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I often have this kind of situation - there's a simple plain class, say, Article. And there's another class which stores all articles and meta information about them. I usually name it ArticlesManager. But I've read that this is a bad practice to have such words as Manager, Class in class name. So, how should we call it and how should we call its namespace if Article class is in Models namespace?

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Where did you read that? The name isn't as important as what's actually in the class. If you have a class that needs a name like that then perhaps it indicates bad practice in the design of the class itself? –  Will Vousden Jan 14 '12 at 6:27
    
How about Magazine =) Or ArticleRepository –  Jason Down Jan 14 '12 at 6:28
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3 Answers 3

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How about naming it (as you did in your question) ArticleMeta?

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ArticleMeta perfect name –  PresleyDias Jan 14 '12 at 6:27
    
Its like hand grenades -- the shortest name or suffix that comes within ten yards of being descriptive of the reality is best. Which reminds me to google 'three letter words' and pick out which may work for coding conventions. –  Mark Robbins Jan 14 '12 at 8:31
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The big disadvantage of calling something "manager" is that the class tends to take on too many responsibilities after that and start violating the single responsibility principle.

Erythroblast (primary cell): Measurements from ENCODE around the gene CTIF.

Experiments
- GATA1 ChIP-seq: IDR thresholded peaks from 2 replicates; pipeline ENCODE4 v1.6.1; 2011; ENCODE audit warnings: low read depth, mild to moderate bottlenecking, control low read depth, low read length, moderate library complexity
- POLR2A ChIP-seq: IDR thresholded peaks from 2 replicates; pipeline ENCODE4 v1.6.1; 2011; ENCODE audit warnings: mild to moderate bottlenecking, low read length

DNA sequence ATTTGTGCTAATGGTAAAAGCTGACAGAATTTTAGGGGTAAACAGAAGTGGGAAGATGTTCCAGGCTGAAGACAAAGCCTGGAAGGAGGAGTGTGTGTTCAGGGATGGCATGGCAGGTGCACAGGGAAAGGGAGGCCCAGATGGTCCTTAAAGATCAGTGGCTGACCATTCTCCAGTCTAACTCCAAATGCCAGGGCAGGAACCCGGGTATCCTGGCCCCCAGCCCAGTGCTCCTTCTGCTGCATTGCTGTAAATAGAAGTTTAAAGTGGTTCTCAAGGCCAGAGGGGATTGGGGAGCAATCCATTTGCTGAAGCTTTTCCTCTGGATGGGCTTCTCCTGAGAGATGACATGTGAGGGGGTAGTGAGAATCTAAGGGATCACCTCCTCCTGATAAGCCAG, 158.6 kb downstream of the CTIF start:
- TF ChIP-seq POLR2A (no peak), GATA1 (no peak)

Think for example of a class handling storing the articles in a database and naming the class "ArticleStore" versus naming it "ArticleManager". When the next programmer needs a place to do translations of articles, which of the classes is more likely to end up with that unrelated code?

This does not mean calling something "ArticleManager" is a no-no if it actually makes sense as a name of what the class does, it just means that it's a very generic name and trying to narrow the name to what the class actually does is a good practice.

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Short of it: if ArticleManager gives better descriptive understanding than anything else you can think of, just call it ArticleManager.

Long of it: firstly, you should architect your solution properly. if, after that, your class is best described as "ArticleManager" then by golly, callit ArticleManager. don't get stuck on naming conventions. Conventions are there as rules-of-thumb, meant to be adapted (or ignored) if there is a logical (and well thought out) reason.

My own example: in .net you are "not supposed to make variables public" which is correct 99% of the time. The 1% of the time it's not correct is if using properties has a measurable performance penalty over naked variables.

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